Provisions are recognized in the balance sheet when the Group has an obligation (legal or informal) as a result of a past event and it is probable that an outflow of resources that are associated with economic benefits will be required to settle the obligation and the amount can be reliably estimated. If the Group expects to receive compensation equivalent to the provision that has been allocated, e.g., through an insurance policy, the compensation is recognized as an asset in the balance sheet when it is virtually certain that the compensation will be received. If the effect of the time value of the future payment is considered material, the provision’s value is determined by measuring the estimated future payment at present value with a discount factor before tax that reflects the market’s current assessment of the time value and any risks attributable to the obligation. The gradual increase in the allocated amount according to the present value calculation is recognized as an interest expense in the income statement.

Employee benefits

Pensions and other post-employment benefits

The company has only defined-contribution pension plans, which are recognized in the income statement in the period when the employee performed the service for the company. A defined-contribution pension plan entails a defined fee based on a certain percentage of salary paid to the employee’s pension account with an insurance company. The size of the employee’s pension depends on how much money has been paid in and the return that the money has generated, in contrast to a defined-benefit pension plan, where the employee is guaranteed a predetermined pension by the employer.

Leasing

Leases in which essentially all the risks and benefits of ownership are not retained by the Group are classified as operating leases. Payments for these leases are expensed in the income statement and distributed on a straight-line basis over the term of the lease. Odd Molly has classified all current leases as operating.

Income tax

Income tax is comprised of current tax and deferred tax. Income tax is recognized in the income statement when it relates to income statement items and directly against equity when the underlying transaction is recognized directly against equity. Taxes for items in other comprehensive income are recognized in other comprehensive income.

Current tax is tax that will be received or refunded for the current year, applying the tax rates in effect or essentially in effect on the closing date. This includes any adjustments to current tax attributable to previous periods.

Deferred tax is recognized in accordance with the balance sheet method, which means that deferred taxes are calculated on all temporary differences identified on the closing date, i.e., between the tax basis for assets or liabilities on the one hand and their carrying amounts on the other. Deferred tax assets are recognized in the balance sheet for unutilized tax loss carry forwards as well.

Deferred tax liabilities are not recognized in the balance sheet, however, for taxable temporary differences on goodwill. Deferred tax is not recognized either when the temporary difference relates to investments in subsidiaries and associated companies, since the Group can control when the temporary difference is reversed and it is likely that the temporary difference will not be reversed for the foreseeable future.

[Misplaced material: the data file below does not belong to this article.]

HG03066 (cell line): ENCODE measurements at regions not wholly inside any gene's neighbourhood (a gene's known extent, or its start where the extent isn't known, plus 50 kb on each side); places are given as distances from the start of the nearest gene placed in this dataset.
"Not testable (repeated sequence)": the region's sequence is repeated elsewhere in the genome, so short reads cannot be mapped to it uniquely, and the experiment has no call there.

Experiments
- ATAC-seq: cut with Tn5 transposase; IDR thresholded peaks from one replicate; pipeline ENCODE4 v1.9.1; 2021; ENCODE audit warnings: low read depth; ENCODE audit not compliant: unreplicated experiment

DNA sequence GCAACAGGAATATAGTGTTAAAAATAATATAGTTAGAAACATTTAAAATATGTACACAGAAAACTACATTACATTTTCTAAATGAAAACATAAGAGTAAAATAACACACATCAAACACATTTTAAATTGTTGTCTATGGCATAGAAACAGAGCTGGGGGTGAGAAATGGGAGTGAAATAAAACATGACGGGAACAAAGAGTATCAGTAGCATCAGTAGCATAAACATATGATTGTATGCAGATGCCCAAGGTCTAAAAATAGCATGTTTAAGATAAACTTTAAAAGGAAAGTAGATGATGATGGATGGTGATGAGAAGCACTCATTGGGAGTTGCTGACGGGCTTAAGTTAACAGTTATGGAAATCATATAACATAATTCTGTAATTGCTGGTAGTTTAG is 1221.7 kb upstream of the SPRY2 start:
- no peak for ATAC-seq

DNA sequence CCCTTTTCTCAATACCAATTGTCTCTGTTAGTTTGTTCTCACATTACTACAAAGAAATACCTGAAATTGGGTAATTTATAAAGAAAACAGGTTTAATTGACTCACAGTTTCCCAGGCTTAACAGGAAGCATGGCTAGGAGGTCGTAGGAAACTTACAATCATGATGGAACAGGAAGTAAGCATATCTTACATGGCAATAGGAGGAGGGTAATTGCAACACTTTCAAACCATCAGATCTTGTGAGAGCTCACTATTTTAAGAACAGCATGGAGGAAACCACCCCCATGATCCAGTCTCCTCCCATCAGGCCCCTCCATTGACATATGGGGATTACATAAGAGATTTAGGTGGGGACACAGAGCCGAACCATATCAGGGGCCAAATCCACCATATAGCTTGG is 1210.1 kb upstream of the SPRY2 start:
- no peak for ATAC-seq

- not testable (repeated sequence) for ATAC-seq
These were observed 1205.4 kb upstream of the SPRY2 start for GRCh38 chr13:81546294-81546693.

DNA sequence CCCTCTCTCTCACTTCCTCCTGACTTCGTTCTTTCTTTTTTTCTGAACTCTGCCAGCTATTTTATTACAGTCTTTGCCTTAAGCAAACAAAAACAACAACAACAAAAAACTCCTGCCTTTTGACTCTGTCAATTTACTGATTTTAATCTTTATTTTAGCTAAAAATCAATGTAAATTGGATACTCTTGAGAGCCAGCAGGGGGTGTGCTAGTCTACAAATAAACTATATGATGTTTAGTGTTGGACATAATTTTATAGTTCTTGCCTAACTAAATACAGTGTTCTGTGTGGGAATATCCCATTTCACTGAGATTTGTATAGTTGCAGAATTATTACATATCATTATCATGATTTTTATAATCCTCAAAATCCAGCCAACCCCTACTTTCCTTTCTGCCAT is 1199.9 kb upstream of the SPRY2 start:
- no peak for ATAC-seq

Deferred tax assets are recognized only to the extent it is likely that future taxable profits will be available and against which the temporary differences or unutilized tax loss carry forwards can be utilized. The carrying amounts of the deferred tax assets are tested on each closing date and reduced it to the extent it is no longer likely that sufficient taxable profit will be available to utilize all or part of the deferred tax assets.

Deferred tax assets and the liabilities are calculated with the help of the tax rates that are expected to apply to the period when the receivables or liabilities are settled, based on the tax rates (and tax laws) in effect or essentially in effect on the closing date. Deferred tax assets and tax liabilities are netted in the balance sheet, provided that the tax payment will be paid on a net basis.

Cash flow statement

The cash flow statement shows receipts and disbursements. The indirect method has been used for operating activities. In addition to cash and bank balances, cash and cash equivalents include short-term liquid investments with an original maturity of less than three months.

Important accounting estimates and assessments

The Group makes estimates and assessments about the future. The estimates for accounting purposes that result may deviate from actual results.

Inventory is measured at the lower of cost and net realizable value. Net realizable value corresponds to the estimated selling price under normal conditions, less the costs necessary to execute the sale. Receivables are recognized at the amount that is expected to be received, after deducting bad debts, which are estimated individually.

Parent Company’s accounting policies

The Swedish Financial Reporting Board’s recommendation RFR 2 Reporting by Legal Entities has been applied in the preparation of the Parent Company’s financial reports. The Parent Company applies the same accounting policies as the Group except in the cases indicated below. The Parent Company recognizes untaxed reserves including deferred tax liabilities. In the consolidated financial statements, however, untaxed reserves are divided up between deferred tax liabilities and equity. The income statement and balance sheet for the Parent Company are prepared according to the Annual Accounts Act’s schedule.

Shares in Group companies

Shares in Group companies are recognized by the Parent Company at cost less any accumulated depreciation.